Lantus (insulin glargine) Cost, Dosage, Prescribing Information and Side Effects | Sahar Anjomshoaa, PharmD | RxEconsult
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Lantus (insulin glargine) Cost, Dosage, Prescribing Information and Side Effects Category: Diabetes by - October 7, 2014 | Views: 23870 | Likes: 3 | Comment: 2  

Lantus (insulin glargine) Solostar and Vials

Brand Name: Lantus 
Generic Name: insulin Glargine (rDNA Origin) Injection (vials and SoloStar)

Medication Class: Long-Acting Insulin
Manufacturer: Sanofi Aventis US
FDA Approval Date: April 20, 2000
 
What is Lantus and its mechanism of action?
 
Lantus (Insulin Glargine) is a long-acting type of insulin used for treating diabetes. Lantus is a biologic drug made by using recombinant DNA (rDNA) technology. Insulin is a hormone produced and released by beta cells in the pancreas. Insulin is released to help the body regulate blood glucose. Insulin release is triggered by an increase in blood glucose from food consumption. Lantus is a basal insulin analogue and it is equivalent to human insulin but it has a slower onset, no pronounced peak, and longer duration of action. Like other types of insulin Lantus regulates the use of glucose by the body. It lowers blood glucose by stimulating glucose uptake by skeletal muscle and adipose tissue, and also reducing glucose production in the liver. Insulin enhances protein production and reduces the breakdown of protein into smaller protein molecules (polypeptides) and breakdown of fats to release fatty acids.
 
What is Lantus used for treating?
 
Lantus is used to lower blood glucose and improve diabetes control in adult and pediatric patients with type 1 diabetes mellitus and in adults with type 2 diabetes mellitus.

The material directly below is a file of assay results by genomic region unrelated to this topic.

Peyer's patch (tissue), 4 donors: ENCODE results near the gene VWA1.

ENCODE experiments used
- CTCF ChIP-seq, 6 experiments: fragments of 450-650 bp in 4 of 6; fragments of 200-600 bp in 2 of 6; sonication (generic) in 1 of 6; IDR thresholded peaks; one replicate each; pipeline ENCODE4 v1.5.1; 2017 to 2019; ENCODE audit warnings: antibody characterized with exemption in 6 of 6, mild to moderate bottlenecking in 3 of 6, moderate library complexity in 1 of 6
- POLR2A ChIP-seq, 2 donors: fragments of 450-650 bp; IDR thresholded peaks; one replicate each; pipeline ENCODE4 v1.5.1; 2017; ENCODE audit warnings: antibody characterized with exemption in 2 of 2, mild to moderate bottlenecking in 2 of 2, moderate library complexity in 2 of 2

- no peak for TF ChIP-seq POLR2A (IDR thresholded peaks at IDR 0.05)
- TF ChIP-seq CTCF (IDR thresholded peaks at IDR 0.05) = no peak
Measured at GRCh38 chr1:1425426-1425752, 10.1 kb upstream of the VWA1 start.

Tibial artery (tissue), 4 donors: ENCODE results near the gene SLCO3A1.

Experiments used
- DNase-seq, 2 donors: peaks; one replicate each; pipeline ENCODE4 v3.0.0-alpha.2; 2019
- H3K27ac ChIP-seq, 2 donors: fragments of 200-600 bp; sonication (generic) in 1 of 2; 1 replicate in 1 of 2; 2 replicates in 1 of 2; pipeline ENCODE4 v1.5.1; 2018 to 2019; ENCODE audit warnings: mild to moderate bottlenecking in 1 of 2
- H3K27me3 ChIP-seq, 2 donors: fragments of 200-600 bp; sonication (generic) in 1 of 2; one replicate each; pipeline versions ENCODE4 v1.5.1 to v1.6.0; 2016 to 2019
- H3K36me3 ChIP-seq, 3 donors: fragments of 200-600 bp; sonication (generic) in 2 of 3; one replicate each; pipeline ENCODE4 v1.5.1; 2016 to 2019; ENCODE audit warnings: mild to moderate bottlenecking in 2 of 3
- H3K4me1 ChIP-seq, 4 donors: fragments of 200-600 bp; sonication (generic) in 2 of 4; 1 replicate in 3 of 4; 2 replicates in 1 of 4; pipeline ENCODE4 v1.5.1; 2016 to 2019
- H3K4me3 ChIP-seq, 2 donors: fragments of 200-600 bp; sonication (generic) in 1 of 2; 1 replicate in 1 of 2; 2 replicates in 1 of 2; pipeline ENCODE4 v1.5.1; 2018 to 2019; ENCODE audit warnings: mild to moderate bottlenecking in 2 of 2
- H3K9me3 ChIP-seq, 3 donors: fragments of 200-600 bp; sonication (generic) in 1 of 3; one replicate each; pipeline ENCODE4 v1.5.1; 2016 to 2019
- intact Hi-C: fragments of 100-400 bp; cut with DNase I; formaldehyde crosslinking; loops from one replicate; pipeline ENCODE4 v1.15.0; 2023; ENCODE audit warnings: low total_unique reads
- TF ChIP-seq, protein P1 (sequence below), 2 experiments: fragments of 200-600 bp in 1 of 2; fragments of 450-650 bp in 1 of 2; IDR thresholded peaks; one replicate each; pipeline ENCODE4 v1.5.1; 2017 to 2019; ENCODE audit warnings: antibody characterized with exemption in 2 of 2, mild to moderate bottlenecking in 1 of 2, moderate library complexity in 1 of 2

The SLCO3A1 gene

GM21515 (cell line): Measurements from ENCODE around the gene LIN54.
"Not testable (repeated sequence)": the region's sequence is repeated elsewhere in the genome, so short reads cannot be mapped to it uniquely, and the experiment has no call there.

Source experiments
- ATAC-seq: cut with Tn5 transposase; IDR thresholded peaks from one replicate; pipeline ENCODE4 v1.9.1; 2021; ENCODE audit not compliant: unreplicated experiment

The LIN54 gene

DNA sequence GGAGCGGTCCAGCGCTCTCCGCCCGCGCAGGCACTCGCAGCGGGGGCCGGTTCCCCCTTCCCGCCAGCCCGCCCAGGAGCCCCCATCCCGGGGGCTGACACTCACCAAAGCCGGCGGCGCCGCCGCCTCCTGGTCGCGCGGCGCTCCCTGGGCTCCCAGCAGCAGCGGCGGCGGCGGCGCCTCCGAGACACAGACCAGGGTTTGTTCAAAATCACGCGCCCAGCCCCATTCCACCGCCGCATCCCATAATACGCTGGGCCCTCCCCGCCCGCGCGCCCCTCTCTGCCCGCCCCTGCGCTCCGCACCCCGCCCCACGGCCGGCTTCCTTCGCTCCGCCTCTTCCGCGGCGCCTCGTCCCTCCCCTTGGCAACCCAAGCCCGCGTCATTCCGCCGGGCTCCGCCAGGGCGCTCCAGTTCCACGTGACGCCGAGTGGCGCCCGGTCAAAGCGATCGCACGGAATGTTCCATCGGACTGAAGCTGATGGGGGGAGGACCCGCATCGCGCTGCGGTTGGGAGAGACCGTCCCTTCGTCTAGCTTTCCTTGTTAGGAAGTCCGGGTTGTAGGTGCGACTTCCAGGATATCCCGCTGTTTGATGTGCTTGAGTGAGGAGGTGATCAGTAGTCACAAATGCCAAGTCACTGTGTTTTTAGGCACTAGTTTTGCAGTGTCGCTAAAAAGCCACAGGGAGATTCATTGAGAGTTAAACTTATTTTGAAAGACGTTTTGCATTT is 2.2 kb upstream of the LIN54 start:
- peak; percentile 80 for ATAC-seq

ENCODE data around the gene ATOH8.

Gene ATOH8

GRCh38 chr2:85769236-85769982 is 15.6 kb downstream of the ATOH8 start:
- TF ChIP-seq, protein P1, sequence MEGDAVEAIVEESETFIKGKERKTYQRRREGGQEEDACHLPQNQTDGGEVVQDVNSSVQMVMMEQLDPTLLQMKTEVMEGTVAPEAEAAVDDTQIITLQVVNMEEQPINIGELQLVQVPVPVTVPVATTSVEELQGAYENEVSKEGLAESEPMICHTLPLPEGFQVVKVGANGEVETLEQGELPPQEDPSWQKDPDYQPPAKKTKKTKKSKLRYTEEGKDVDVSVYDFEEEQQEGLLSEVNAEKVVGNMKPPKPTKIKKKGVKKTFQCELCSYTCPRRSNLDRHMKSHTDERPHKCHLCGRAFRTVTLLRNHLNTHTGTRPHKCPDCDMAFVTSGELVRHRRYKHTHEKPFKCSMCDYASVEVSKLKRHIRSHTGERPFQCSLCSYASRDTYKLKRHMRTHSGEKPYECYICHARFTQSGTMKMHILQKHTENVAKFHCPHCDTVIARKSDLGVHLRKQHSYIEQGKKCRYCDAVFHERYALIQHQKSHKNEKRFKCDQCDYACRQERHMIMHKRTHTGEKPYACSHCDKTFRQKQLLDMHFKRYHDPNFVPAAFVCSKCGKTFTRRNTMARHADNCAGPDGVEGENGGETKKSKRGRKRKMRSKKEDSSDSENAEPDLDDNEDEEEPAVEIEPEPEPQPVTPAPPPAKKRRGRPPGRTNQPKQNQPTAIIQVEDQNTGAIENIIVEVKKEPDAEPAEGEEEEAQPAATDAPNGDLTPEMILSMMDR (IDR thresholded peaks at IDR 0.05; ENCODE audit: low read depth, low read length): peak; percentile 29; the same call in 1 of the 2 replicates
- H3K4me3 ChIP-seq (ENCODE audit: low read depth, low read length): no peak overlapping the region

How effective is Lantus?
 
In multiple studies in adults and pediatric patients with type 1 or type 2 diabetes the effect of Lantus given once daily at bedtime on reducing glycated hemoglobin (HbA1C) was measured and compared against NPH once daily and twice daily.
 
In two of the clinical studies, adult patients with type 1 diabetes were given Lantus or NPH insulin for 28 weeks. Regular insulin was administered before each meal. Baseline HbA1C were 8.0% and by the end of the trial the group that received Lantus had 0.2% reduction in their HbA1C and the group on NPH had 0.1% reduction in their HbA1C. Hypoglycemia occurred in 10% of patients in the Lantus group compared to 15% in the NPH group.
 
In another clinical study, 513 adult patients with type 2 diabetes were given Lantus or NPH insulin for 5 years. Patients who recently started insulin treatment were given 10 units daily. Patients who were already on NPH started on the same NPH dose or were given Lantus at a dose that was 80% of their previous NPH dose. Baseline HbA1C was 8.4% and by the end of the trial HbA1C dropped by 0.6% in the Lantus group and 0.8% in the NPH. Hypoglycemia occurred in 11.9% of the NPH group compared to 7.8% in the Lantus group.
 
Another study in type 1 diabetes patients compared the administration of Lantus at bedtime, pre-breakfast, or pre-dinner. Overall, the reduction in HbA1C was the same regardless of the time Lantus was administered.   
 
Interesting Facts about Lantus
 
Lantus should not be recommended for the treatment of diabetic ketoacidosis. Short acting insulin such as Humulin R or Novolin R is preferred to treat this condition.
Lantus vial should be clear and colorless before use.
Lantus must not be diluted or mixed with any other insulin.
Lantus has an onset of 4-5 hours and duration of 22-24 hours compare to short-acting insulin (Humulin R) which has an onset of 30-60 minutes and duration of 4-6 hours.
 
What are side effects of Lantus?